Kaliningrad Regional Amber Museum

The Kaliningrad Regional Amber Museum is a museum located in the Russian city of Kaliningrad devoted to housing and displaying amber artworks. It is located in the city center, on the shore of Lake Verkhneye.[2] Construction on the museum began in 1972.[3]

Kaliningrad Regional Amber Museum

Kaliningrad Regional Amber Museum
Established 1979
Location Kaliningrad, Russia
Visitors 141,500 (2011)[1]
Director Tatyana Suvorova
Website www.ambermuseum.ru/en/main
Exposition on the subject of Amberroom
The largest piece of amber in Russia; weight: 4.280 kilograms
Lizard in amber

The museum opened in 1979[4] and houses about 14,000 individual pieces. The museum occupies part of a reconstructed fortification,[4] originally built by Karl Friedrich Emil zu Dohna-Schlobitten in the Napoleonic wars.[2]

Among the exhibits are the world’s second-largest piece of amber[5] and a 4-foot-tall (1.2 m) vase named The Abundance,[4] as well as a collection of over 3,000 amber inclusions.[6] One of the most famous organic inclusions is a small lizard.

. . . Kaliningrad Regional Amber Museum . . .

The amber museum was established in Kaliningrad because near the town of Yantarnoye there is the largest (out of the discovered) deposit of the Baltic gem – more than 90% of the world’s reserves.[7]

For ten years since 1969 the process of restoration of the historical and architectural complex was under way. The first stage of the Amber Museum was opened on December 29, 1979, as a branch of the Kaliningrad Regional Historical and Art Museum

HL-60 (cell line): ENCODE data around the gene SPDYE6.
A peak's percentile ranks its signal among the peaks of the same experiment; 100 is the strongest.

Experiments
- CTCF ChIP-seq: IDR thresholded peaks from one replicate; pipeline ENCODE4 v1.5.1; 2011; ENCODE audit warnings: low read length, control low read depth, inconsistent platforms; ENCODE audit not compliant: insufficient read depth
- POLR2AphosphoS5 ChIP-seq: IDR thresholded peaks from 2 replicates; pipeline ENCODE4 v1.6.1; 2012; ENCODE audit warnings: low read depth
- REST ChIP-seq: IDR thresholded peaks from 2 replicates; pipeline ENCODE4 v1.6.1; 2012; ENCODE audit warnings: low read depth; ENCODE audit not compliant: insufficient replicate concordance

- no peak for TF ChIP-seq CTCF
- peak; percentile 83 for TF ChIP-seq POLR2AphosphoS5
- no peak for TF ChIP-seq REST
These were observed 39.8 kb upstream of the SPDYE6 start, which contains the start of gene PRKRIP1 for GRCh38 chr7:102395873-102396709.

The exposition is arranged on three floors in 28 show-rooms, with a total area of 1,000 square meters. It contains five sections:

  • Origin of amber, its properties
  • Historical and archaeological knowledge of amber
  • Amber in art of the 17th to 18th centuries
  • Kaliningrad Amber Factory
  • Amber in contemporary art

A part of the exhibition is dedicated the “Staatliche Bernstein-Manufaktur Koenigsberg” (amber factory Koenigsberg), a German company for extraction and treatment amber in Koenigsberg (now Kaliningrad) and Palmnicken (today Jantarny) until 1945.

The museum has unique pieces of the Baltic gem (a 4-kilogram 280g sampler, the largest in the Amber Museum collection), as well as more than two thousand pieces of art from it.

The museum is the only owner of fragments of the decor of the Amber Room, restored by artists G. Khozatsky, V. Ertsev, V. Vorobyov, A. Zhuravlev, A. Vanin, M. Ertseva and L. Grigorieva. The artists managed to revive the technology of processing amber, which was used by masters of the 17th-18th centuries[8]

In the museum there are dioramas of the ancient “amber forest” and a career in the extraction of the amber “blue earth”, many pieces (more than a thousand)[9] of amber with inclusions of Mesozoic plants and animals, including lizards. The whole spectrum of amber colors is shown from white to black. Amber products of the 4th-5th centuries AD, also found by archaeologists on the territory of the Kaliningrad region, were exhibited, as well as works by German masters handed over from the Armory Chamber.

In 2004, an exhibition of a foreign artist-jeweler, designer Lisa Vershbow from the USA, was organized, which demonstrated new approaches to the artistic interpretation of amber. The American jeweler held master classes with young Kaliningrad artists [15].

In 2005, by the 750th anniversary of Kaliningrad / Koenigsberg, the Amber Museum exhibited masterpieces of the processing of amber from the 16th and 18th centuries from the collection of the Tsarskoye Selo State Museum-Reserve, from the famous Amber Room. This exhibition marked the beginning of the project “Amber Collections of Russia and Europe in the Kaliningrad Amber Museum”. Other thematic exhibitions were held: “Baltic amber in the State Hermitage collection” (2007) in St. Petersburg, “Union of Earth and Water” (2008) from the collection of the Moscow Kremlin Museums (Armory) in Moscow and others.[10] In 2005 the museum visited the exhibition “Japanese Amber” and the exhibition “Conquerors of the Earth” from the Paleontological Institute of the Russian Academy of Sciences, dedicated to insects that inhabited the planet 650-50 million years ago.[10]

. . . Kaliningrad Regional Amber Museum . . .

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